The duality of name brand designation, and especially the associated marketing, has in the past decade established itself far too well.  Protection from resource extraction and development was as complicated as protection from tourist development a half century ago.  Protection from the information and attention economy has proven a task more difficult than either.  If the essence of the wild is, in brief, in novelty relative to human experience, how can we humans protect it from ourselves?

The easy answer is to shut up.  Documentation killing mystery is in the internet age as basic as one plus one.  And when it comes to the place here mentioned, I’ve mostly done that, though if I were truly committed to wouldn’t drop enough hints and photographs to easily guide those with a bit of knowledge.  The more complex answer has to do with the future, and the seeming inevitability of restrictions.  Across the west parks and forests have management and travel plans that have not been substantively updated in decades.  Added traffic is forcing this process, and making for updates that must be both sweeping and potentially radical.  Having no track record of a use like packrafting (or cycling) makes for a shortage of leverage when the time comes, and while hiding things from land managers which are new and potentially controversial can work well for a long time, increasingly is does not seem to be a sustainable approach.

I made my choice over 4 years ago, when I put the full(ish) version of the Crown guidebook up for sale.  Whether and how this will prove a good influence, long term, has yet to be decided.  And because of that I struggle; what level of conversation and documentation is most appropriate, long term, for other places?

2021 Bob Open report

Moore photo.

This, the 10th Bob Marshall Wilderness Open, took place under the influence of unusual weather.  This can be said most years, which is the point of going in late May rather than July, but was in 2021 more true than normal.  10 days out from the start a large storm moved through, with precipitation concentrated along the Rocky Mountain Front, with the original start point up the South Fork of the Teton just north of the epicenter.  Several feet of snow fell up high over a period of 48 hours, began to melt during a brief warming spell, and then saw another 6-12 inches before the end of the weekend.  Due to possible access and avalanche issues I called the start south to the Home Gulch campground with 6 days to go, and all of the 25 people who lined up had both snow accumulation and snow melt in mind.  Additionally, several prodigious wind events from the winter had left exceptional deadfall littered throughout the Bob complex.  Snow, stream crossings, and deadfall were all more urgent and variegated route factors than usual.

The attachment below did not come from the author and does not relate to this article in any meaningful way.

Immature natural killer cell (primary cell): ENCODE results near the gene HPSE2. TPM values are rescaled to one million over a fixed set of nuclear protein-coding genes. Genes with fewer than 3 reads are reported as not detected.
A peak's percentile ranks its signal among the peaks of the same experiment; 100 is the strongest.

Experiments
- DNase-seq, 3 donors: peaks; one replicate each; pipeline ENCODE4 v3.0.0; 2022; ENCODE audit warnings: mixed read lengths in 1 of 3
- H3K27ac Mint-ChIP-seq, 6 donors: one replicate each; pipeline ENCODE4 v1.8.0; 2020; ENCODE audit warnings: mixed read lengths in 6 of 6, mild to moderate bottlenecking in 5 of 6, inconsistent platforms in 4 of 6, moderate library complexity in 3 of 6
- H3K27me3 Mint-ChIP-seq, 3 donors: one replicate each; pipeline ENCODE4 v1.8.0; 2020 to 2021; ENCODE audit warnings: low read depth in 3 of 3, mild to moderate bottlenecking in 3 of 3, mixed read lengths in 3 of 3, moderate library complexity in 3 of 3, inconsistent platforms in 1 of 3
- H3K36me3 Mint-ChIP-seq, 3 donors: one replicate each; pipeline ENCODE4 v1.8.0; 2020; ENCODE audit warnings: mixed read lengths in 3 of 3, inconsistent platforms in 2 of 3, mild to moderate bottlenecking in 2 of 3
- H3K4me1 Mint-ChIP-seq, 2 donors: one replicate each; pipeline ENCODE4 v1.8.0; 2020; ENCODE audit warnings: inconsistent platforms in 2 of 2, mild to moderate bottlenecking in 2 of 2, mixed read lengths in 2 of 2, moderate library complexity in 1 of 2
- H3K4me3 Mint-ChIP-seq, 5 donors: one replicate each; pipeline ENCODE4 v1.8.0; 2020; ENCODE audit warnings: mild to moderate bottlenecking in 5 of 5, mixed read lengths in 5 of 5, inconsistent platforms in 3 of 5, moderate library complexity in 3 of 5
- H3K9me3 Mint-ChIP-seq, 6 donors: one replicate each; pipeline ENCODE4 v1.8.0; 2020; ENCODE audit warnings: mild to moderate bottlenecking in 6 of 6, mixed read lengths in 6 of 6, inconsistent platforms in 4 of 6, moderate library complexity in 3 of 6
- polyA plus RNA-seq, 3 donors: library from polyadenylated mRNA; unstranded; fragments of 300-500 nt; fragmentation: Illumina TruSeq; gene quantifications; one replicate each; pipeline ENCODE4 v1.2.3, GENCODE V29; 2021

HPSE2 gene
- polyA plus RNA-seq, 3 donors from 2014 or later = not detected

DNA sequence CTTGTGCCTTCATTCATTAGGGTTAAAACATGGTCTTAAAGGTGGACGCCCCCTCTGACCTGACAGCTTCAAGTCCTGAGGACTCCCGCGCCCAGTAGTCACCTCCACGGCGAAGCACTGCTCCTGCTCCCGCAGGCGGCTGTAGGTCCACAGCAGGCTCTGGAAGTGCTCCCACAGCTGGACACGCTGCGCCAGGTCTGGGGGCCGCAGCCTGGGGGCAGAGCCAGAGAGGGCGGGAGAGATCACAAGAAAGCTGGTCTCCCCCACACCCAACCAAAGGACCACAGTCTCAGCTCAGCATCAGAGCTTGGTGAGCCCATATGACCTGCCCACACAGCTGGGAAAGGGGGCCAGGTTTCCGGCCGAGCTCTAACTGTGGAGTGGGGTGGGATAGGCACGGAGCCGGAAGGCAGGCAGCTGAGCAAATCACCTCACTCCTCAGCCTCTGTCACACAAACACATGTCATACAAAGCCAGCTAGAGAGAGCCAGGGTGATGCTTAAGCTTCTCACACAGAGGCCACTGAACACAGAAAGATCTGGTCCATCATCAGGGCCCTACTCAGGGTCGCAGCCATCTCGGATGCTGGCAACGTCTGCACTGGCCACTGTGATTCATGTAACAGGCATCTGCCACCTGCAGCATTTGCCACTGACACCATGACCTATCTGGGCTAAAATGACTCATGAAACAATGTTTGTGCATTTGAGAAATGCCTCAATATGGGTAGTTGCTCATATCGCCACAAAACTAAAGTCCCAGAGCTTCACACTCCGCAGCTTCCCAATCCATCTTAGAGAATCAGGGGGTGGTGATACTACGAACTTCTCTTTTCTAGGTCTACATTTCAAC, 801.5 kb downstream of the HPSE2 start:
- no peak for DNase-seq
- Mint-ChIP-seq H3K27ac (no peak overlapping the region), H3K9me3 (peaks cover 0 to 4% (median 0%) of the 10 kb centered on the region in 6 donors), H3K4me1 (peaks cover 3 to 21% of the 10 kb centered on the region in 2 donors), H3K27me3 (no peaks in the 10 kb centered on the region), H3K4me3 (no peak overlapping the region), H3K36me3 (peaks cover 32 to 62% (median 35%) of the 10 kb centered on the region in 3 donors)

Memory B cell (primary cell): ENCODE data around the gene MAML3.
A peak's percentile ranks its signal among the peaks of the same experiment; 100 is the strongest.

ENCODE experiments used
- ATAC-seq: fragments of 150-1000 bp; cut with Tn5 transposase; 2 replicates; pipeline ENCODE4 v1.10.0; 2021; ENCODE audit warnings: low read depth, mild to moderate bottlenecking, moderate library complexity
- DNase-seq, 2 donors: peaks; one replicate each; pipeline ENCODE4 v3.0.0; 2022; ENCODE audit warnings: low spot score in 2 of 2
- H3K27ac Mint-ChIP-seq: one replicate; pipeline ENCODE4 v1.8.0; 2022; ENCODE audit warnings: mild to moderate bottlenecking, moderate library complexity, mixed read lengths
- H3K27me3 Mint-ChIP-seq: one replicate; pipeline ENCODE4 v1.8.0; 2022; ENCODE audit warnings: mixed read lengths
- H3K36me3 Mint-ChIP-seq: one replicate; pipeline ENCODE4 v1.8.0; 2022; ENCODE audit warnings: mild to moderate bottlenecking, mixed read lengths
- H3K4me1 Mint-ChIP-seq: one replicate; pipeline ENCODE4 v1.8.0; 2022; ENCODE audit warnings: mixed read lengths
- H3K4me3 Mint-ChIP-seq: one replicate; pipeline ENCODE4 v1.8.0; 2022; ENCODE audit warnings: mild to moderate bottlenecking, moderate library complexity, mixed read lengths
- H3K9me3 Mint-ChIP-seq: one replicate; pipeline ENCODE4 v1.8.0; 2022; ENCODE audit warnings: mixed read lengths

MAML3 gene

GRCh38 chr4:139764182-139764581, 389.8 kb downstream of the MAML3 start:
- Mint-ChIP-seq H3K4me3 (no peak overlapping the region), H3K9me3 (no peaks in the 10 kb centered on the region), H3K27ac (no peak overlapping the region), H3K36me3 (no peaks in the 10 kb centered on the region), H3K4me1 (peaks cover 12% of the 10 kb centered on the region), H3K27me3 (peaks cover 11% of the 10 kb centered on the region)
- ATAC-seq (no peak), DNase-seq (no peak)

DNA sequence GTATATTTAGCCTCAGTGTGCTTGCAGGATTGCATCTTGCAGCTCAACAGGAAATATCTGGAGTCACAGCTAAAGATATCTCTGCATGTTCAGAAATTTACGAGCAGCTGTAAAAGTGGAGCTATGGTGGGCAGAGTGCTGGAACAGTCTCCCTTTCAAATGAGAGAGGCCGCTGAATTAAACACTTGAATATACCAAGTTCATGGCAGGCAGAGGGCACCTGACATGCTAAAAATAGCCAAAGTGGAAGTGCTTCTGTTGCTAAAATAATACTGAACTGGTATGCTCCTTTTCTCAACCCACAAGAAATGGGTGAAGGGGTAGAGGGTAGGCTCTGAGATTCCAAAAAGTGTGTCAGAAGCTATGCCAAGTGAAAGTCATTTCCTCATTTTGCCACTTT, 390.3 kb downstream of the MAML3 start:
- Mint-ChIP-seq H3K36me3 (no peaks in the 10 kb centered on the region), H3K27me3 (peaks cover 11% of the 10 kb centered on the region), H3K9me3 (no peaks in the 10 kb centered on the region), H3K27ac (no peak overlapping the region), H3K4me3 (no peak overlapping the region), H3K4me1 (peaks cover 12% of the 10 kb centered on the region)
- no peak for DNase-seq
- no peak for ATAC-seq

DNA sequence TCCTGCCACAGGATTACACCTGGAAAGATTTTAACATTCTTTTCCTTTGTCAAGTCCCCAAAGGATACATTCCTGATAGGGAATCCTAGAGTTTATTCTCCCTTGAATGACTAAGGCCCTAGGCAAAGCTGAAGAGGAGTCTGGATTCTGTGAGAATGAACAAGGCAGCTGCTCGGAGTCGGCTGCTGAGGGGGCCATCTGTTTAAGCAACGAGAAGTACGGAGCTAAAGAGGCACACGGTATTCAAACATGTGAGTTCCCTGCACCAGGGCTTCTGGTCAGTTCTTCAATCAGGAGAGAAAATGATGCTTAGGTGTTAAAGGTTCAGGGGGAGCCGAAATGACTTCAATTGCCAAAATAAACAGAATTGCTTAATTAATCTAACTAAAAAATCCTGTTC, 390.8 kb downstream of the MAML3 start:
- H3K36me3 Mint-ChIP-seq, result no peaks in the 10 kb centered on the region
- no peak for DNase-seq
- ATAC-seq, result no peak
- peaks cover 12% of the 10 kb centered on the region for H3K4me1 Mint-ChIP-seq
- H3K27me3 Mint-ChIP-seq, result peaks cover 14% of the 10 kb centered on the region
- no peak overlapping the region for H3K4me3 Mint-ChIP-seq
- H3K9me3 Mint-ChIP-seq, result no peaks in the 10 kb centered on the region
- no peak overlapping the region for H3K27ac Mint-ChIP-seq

From the start groups split immediately three ways, majorities going either west along Gibson Reservoir or south up Home Gulch, and a few folks going west and south along the Beaver Creek road.  Most of the Gibson groups headed up either Straight Creek or the South Fork of the Sun River, aiming to access the North Fork Blackfoot drainage via a variety of routes; Stadler Pass, Observation Pass, or one of several ways up around the south flank of the  Scapegoat massif.  Stadler is noteworthy for being the longest and lowest of the options, and featured plenty of deadfall.  Word had gotten out to the Forest Service about the winter storms, and an early start to trail maintenance had the main trail cut all the way through Danaher meadows, well ahead of normal, and making this long route the likely quickest variation.  Observation Pass, and especially the ridge leading south, was an appealing blend of reduced distance and modest cumulative elevation gain.  The problem for these folks seems to have been in the trail down the headwaters of the Dry Fork, which down to the main trail proved to be very ill maintained indeed.  Fatigue, morale, and timing for floating the lower stretches of the Blackfoot made these routes more complicated in execution than may have at first seemed obvious.

The south flank of Scapegoat looks intimidating from a distance, but the upper valleys of the Dearborn, North Fork of the Blackfoot, and Straight Creek all reach 6500 feet on well graded trail, and past fire activity combines with higher elevation flora to make deadfall less of a concern than elsewhere.   Aspect proved crucial here, as the previous 3 warm, sunny days had melted off the previous weekends storms almost totally.  One route up to the snowy flanks might be on dirt up to 7000 feet, while another started wallowing nearly a thousand feet lower.  Most of the folks who went south from the start took a southern route around Scapegoat, with many getting there via Welcome Pass and Smith Creek, a route which due to the aforementioned minutia was almost free of deadfall and snow.  Mileage wise this was a slightly shorter line than any of the northern options, at the cost of significantly more minor passes adding up to twice or more the elevation change.  Moreso than in years past there was a clean split in the tradeoffs between these two larger options.

Several parties went for a variation of the original start, and went up the West Fork of the Sun to Nesbit Pass, not a low or low snow option, but a straightforward one given the neighborhood.   All these folks were understandably set on floating the North Fork of the Sun, and had good but not excessive levels for it.  Fate was kind given the circumstances, with the 2-4 days most spent on route lining up exactly between when the new snow melted off, and when the new and old snow, finally in the first grip of summer, truly swelled the creeks and rivers in earnest.  By 6 days after the start, the South Fork of the Sun and the North Fork of the Blackfoot were close to or above all time records for the time of year.  While a everyone had at least one big and chilly crossing, hardly anyone was really put into logistical difficulty by a ford.